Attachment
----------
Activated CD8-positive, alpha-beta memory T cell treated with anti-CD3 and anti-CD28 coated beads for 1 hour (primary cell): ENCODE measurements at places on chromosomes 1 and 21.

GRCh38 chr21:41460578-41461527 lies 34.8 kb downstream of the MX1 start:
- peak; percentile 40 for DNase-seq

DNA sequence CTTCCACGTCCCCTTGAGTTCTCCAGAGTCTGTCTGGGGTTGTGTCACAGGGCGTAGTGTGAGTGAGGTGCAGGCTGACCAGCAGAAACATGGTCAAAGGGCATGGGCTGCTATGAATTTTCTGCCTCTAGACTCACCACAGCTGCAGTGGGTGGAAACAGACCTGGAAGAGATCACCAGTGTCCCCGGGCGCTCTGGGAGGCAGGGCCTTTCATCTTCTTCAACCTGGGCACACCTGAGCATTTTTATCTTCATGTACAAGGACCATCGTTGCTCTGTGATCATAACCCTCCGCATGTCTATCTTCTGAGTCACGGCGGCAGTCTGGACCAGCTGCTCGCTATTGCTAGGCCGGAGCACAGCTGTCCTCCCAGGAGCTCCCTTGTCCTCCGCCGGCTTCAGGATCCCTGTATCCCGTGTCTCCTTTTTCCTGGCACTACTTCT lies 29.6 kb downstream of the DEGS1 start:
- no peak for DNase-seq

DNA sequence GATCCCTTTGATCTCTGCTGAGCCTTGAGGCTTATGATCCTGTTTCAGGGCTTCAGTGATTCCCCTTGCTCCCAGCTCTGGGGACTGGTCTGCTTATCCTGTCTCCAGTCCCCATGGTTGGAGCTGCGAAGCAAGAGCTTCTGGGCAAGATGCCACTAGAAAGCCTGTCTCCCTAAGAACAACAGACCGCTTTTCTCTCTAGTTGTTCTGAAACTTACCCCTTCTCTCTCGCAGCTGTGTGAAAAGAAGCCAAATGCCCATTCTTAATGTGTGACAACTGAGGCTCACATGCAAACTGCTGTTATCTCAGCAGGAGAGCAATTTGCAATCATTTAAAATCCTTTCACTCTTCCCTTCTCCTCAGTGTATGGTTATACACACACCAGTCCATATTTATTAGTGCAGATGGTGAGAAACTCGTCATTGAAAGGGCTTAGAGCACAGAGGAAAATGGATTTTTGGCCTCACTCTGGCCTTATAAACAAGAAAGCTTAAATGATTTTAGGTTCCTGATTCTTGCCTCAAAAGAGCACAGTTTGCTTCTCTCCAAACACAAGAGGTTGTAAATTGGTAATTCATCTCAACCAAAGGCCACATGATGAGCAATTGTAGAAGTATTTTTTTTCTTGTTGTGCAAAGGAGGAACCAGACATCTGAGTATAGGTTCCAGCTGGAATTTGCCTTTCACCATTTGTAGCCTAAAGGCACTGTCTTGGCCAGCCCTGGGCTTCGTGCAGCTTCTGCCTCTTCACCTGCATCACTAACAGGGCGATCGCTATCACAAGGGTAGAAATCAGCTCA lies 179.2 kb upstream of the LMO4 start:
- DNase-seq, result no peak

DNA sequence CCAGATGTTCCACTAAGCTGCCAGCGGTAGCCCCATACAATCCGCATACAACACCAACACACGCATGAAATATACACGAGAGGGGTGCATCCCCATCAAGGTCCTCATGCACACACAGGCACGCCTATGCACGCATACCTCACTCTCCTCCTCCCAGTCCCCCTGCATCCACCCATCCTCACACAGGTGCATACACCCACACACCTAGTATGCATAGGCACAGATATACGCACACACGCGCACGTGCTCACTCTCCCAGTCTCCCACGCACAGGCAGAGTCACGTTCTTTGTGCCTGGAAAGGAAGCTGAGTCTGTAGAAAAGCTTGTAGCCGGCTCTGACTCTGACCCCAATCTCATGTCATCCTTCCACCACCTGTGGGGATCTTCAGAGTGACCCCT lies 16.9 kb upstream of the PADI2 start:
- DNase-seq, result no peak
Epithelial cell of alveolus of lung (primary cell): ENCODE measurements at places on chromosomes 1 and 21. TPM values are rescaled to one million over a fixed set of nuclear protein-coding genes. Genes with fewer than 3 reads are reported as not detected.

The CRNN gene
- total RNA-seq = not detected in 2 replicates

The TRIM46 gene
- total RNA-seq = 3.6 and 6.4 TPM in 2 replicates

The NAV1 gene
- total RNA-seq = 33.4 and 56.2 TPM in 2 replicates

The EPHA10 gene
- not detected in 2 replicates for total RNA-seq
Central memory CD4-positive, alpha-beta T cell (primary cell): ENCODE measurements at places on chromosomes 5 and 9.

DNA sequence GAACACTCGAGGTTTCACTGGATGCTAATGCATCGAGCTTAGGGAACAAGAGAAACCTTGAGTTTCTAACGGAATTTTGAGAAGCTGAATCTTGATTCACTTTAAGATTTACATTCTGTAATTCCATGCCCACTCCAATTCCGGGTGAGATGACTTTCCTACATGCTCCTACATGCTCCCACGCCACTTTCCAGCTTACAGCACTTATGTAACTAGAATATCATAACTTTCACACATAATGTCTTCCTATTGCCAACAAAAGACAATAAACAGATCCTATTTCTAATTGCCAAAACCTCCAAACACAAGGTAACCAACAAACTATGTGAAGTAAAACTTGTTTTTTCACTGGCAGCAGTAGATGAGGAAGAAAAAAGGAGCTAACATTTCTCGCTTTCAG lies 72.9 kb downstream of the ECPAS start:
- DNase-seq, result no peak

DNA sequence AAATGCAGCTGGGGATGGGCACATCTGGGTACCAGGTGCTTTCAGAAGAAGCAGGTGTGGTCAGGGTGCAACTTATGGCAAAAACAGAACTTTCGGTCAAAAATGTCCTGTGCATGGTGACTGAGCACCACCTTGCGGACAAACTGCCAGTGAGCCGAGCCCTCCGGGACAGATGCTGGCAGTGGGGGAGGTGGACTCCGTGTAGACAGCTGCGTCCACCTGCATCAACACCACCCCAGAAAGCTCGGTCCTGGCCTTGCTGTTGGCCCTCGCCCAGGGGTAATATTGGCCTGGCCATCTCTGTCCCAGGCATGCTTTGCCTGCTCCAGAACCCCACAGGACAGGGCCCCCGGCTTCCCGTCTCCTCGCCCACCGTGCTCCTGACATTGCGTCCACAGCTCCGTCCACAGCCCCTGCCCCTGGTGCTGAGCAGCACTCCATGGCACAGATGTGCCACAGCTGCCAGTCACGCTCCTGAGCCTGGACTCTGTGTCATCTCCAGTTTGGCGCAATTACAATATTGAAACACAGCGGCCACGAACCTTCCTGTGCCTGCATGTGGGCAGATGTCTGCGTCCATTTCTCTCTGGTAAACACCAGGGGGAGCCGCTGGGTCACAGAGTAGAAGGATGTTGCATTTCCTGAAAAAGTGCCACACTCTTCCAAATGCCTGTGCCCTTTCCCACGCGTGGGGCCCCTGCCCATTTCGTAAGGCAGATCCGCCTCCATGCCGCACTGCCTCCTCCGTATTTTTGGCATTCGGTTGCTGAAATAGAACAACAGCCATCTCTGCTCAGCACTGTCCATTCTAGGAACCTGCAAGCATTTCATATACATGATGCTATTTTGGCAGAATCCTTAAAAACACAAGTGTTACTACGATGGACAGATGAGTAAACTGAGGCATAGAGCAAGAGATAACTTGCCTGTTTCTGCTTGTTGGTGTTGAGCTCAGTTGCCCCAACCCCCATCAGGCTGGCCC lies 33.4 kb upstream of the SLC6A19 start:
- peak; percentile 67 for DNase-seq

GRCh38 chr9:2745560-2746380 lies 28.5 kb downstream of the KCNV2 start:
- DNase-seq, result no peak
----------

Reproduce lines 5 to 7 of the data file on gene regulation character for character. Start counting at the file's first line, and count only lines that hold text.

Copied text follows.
- no peak for DNase-seq

DNA sequence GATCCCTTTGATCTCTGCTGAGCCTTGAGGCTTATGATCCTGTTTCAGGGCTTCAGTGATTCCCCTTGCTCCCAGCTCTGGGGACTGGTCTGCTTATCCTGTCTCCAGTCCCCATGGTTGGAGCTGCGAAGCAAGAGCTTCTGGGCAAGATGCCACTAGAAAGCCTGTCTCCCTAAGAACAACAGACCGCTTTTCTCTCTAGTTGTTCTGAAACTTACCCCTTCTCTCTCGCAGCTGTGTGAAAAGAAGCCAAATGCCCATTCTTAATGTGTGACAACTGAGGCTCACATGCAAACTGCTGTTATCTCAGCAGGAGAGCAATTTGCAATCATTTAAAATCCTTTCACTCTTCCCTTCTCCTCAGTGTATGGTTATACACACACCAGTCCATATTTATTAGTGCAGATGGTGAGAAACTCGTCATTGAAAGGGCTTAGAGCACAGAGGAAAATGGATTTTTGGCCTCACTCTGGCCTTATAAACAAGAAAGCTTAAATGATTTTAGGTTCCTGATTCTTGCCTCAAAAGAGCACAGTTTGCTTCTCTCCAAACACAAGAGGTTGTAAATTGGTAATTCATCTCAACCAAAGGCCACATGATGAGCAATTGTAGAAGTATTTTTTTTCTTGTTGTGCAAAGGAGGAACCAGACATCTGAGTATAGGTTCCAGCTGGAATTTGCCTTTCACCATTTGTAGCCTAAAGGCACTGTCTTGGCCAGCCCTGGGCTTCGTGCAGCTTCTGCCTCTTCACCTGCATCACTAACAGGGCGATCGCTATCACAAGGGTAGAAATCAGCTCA lies 179.2 kb upstream of the LMO4 start:
- DNase-seq, result no peak